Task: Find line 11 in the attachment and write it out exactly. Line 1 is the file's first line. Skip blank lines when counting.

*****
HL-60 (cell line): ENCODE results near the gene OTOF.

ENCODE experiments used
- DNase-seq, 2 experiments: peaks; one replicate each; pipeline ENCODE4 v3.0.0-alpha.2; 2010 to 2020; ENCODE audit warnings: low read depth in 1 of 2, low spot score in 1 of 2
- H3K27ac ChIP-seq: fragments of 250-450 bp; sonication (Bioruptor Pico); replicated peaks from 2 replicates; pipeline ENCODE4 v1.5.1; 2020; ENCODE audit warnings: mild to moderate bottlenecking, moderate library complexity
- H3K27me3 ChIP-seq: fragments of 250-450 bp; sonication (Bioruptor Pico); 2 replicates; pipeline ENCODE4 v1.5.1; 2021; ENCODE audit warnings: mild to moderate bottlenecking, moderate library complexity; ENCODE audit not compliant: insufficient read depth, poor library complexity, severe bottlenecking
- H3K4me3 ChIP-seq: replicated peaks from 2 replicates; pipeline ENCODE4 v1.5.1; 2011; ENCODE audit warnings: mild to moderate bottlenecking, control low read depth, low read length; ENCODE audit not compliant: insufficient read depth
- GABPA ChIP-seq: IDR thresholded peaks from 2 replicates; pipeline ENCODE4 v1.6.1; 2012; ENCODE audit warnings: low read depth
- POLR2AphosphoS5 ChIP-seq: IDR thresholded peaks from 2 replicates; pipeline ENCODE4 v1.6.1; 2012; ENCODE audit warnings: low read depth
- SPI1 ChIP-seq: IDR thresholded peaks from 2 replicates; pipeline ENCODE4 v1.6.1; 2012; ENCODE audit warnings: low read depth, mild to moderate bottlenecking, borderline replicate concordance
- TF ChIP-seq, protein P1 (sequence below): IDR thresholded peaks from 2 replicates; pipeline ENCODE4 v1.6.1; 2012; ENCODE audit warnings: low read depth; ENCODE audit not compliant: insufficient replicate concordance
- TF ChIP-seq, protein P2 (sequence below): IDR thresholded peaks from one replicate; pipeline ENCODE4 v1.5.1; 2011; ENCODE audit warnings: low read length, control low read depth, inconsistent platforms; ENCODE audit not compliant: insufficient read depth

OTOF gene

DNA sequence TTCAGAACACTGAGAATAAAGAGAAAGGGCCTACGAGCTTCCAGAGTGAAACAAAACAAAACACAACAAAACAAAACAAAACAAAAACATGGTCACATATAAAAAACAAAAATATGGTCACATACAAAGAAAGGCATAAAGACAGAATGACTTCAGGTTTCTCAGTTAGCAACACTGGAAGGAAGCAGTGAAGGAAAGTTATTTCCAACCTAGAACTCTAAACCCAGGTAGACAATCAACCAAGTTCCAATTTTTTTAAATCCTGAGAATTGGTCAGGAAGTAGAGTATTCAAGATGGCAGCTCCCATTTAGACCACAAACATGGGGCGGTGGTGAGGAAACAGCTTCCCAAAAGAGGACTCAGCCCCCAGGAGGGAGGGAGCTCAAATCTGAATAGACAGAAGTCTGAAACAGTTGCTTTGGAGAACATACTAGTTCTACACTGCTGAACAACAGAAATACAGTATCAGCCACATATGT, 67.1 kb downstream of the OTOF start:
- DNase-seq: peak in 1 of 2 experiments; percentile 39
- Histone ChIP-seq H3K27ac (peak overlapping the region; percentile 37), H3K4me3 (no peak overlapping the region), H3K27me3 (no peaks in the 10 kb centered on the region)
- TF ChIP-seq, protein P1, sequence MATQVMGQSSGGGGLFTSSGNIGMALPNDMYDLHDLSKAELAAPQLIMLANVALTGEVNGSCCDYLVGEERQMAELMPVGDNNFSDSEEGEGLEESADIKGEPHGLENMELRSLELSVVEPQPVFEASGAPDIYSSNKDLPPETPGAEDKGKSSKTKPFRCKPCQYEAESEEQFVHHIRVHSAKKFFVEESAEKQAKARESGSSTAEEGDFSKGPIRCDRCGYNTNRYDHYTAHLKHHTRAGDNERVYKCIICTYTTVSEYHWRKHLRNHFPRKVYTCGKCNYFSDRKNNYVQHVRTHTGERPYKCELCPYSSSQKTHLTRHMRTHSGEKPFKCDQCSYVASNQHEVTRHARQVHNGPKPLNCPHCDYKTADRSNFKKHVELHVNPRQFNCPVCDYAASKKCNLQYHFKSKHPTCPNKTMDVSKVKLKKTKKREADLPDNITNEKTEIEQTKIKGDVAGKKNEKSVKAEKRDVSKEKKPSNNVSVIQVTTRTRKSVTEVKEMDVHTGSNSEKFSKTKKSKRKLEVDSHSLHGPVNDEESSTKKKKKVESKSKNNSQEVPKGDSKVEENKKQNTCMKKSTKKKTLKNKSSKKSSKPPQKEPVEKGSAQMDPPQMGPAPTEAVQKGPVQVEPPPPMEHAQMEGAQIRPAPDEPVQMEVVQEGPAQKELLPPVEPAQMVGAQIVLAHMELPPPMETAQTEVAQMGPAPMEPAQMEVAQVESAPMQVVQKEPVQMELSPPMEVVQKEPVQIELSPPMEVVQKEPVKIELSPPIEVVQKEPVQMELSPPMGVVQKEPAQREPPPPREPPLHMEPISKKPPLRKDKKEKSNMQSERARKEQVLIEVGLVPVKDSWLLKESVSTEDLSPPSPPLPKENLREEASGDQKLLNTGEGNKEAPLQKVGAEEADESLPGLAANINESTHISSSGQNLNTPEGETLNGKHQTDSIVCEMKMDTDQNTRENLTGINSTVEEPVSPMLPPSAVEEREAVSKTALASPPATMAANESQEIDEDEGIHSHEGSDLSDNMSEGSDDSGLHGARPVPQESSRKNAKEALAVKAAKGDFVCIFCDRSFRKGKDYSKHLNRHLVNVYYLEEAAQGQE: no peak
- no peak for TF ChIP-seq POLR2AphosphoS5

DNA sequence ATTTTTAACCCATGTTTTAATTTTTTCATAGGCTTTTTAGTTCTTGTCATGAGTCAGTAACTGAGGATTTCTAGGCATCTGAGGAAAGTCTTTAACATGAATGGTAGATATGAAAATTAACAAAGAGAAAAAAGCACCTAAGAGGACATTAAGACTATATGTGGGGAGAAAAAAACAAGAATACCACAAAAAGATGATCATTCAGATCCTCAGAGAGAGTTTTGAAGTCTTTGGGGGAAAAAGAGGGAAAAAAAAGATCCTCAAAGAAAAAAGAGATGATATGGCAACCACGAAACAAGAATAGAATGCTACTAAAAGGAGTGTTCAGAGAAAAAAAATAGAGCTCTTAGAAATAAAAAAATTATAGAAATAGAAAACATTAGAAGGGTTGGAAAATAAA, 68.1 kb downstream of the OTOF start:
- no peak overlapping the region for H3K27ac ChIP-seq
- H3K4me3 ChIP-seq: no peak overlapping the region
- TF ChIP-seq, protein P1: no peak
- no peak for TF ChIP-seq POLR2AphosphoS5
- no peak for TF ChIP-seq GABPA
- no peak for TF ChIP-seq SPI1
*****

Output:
- TF ChIP-seq, protein P2 (sequence below): IDR thresholded peaks from one replicate; pipeline ENCODE4 v1.5.1; 2011; ENCODE audit warnings: low read length, control low read depth, inconsistent platforms; ENCODE audit not compliant: insufficient read depth